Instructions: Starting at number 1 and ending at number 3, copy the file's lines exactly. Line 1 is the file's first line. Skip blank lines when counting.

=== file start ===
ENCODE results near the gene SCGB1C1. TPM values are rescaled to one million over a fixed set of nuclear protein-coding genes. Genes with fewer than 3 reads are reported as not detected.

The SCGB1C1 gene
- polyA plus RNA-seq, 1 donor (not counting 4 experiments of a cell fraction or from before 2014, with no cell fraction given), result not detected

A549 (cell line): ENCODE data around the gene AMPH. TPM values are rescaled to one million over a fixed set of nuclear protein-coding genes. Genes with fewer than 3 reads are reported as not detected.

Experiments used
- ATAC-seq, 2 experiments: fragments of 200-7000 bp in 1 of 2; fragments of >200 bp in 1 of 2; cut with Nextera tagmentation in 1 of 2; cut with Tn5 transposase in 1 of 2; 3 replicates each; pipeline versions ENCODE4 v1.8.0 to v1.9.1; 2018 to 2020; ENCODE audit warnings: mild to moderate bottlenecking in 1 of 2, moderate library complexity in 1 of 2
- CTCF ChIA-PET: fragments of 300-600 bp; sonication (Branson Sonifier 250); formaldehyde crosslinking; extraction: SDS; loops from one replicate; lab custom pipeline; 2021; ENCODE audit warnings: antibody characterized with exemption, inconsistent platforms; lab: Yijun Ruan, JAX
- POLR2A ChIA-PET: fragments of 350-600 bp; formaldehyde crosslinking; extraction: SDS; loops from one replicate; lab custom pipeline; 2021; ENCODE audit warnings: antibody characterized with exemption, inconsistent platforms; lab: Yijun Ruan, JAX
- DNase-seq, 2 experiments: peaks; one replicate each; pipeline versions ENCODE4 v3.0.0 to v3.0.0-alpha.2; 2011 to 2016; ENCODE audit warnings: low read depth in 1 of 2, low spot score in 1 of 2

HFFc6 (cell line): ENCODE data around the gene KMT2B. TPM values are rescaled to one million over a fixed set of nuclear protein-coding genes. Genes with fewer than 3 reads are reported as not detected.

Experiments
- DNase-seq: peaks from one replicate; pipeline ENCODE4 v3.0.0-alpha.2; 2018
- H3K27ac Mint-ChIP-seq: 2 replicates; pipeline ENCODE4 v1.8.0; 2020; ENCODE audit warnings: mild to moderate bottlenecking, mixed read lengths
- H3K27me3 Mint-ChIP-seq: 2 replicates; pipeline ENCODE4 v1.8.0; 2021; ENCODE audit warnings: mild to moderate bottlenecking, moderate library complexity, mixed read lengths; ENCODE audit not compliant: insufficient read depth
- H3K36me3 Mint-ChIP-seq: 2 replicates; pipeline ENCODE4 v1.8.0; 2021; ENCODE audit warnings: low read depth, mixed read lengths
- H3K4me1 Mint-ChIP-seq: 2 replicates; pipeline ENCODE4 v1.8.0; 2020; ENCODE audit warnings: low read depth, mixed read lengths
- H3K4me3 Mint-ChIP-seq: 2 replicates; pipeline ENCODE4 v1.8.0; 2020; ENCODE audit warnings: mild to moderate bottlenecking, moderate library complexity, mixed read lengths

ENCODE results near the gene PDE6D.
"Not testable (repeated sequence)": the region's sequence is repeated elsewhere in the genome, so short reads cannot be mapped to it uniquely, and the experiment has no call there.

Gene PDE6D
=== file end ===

ENCODE results near the gene SCGB1C1. TPM values are rescaled to one million over a fixed set of nuclear protein-coding genes. Genes with fewer than 3 reads are reported as not detected.

The SCGB1C1 gene
- polyA plus RNA-seq, 1 donor (not counting 4 experiments of a cell fraction or from before 2014, with no cell fraction given), result not detected